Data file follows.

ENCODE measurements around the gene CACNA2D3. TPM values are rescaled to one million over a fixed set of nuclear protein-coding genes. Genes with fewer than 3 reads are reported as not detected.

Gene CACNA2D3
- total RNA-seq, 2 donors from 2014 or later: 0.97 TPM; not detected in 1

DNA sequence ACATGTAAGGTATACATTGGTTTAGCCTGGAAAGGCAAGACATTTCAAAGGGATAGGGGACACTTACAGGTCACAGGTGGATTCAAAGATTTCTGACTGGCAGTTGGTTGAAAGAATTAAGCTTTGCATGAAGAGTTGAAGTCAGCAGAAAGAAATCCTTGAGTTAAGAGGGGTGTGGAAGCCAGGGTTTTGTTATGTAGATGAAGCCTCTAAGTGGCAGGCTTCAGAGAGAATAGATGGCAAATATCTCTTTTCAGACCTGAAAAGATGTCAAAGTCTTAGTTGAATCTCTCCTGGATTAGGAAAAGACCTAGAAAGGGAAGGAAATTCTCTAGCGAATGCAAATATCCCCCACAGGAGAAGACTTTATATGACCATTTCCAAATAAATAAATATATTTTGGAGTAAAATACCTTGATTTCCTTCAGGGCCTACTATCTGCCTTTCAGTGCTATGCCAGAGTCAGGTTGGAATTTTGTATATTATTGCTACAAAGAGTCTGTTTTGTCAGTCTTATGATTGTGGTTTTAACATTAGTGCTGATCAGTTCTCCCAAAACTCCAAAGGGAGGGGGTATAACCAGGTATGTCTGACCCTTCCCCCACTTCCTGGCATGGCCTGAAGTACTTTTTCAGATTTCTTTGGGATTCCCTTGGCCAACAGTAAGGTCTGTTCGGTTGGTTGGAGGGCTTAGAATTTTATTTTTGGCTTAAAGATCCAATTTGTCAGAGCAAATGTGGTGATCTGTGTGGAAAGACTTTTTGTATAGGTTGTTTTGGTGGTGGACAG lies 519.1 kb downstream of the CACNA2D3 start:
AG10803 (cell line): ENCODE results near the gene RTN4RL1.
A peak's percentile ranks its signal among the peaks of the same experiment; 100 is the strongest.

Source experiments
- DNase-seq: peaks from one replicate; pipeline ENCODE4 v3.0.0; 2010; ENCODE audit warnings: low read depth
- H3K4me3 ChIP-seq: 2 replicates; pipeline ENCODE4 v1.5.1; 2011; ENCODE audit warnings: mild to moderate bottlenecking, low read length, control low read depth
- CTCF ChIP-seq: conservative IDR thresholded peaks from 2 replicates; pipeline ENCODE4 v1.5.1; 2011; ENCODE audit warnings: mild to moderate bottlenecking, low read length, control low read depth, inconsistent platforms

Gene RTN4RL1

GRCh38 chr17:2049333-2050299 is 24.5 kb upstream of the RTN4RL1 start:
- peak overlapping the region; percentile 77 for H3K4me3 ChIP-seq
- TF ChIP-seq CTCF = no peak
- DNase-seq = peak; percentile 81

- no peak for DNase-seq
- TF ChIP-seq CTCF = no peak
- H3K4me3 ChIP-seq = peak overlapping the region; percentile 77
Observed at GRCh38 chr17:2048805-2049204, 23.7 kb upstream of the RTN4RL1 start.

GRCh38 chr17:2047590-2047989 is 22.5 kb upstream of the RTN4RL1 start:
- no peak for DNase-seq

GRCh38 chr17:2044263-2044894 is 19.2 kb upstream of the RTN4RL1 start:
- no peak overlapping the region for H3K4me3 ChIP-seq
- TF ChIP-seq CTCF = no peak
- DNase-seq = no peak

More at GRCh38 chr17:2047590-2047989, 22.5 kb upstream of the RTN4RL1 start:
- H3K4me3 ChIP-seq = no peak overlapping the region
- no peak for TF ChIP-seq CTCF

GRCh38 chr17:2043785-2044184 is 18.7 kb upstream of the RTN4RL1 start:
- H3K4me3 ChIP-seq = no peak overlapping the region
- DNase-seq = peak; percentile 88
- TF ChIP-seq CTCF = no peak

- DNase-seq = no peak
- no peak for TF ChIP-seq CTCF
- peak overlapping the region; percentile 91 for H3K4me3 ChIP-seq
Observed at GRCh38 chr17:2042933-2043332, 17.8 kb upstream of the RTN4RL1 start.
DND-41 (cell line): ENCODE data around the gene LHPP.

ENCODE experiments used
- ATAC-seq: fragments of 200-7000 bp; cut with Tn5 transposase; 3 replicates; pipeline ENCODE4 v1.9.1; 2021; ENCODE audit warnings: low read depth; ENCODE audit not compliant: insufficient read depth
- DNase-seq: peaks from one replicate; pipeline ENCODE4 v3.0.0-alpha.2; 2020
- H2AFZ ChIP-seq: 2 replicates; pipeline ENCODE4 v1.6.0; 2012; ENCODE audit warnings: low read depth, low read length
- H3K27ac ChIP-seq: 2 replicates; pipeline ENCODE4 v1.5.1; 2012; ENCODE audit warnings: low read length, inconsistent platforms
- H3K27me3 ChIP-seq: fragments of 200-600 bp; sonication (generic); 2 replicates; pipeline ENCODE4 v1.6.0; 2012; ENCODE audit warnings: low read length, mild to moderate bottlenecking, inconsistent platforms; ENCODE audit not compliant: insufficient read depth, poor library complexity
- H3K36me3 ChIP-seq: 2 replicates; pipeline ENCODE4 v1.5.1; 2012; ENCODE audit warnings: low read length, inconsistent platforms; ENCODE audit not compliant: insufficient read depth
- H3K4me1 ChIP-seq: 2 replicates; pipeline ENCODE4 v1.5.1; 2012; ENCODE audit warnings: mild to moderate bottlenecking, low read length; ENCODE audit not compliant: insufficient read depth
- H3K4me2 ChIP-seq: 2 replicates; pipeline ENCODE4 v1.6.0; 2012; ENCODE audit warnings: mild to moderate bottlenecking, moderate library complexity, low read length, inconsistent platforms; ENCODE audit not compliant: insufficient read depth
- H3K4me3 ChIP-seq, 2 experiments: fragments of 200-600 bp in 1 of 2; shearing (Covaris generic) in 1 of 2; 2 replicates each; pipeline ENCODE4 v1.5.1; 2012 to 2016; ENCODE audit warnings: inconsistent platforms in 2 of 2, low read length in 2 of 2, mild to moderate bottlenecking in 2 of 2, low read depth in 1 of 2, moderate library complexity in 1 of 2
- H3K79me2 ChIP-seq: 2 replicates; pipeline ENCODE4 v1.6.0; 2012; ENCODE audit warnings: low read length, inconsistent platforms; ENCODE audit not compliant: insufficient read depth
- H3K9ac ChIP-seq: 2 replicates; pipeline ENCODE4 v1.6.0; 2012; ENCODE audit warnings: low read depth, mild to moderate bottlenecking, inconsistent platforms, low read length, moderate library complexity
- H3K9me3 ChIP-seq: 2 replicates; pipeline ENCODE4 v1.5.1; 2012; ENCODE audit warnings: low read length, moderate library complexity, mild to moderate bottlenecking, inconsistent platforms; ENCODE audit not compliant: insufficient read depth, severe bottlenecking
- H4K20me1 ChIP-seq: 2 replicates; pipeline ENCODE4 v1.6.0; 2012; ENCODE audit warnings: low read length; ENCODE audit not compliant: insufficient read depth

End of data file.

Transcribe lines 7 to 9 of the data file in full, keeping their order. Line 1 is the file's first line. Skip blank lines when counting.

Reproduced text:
Source experiments
- DNase-seq: peaks from one replicate; pipeline ENCODE4 v3.0.0; 2010; ENCODE audit warnings: low read depth
- H3K4me3 ChIP-seq: 2 replicates; pipeline ENCODE4 v1.5.1; 2011; ENCODE audit warnings: mild to moderate bottlenecking, low read length, control low read depth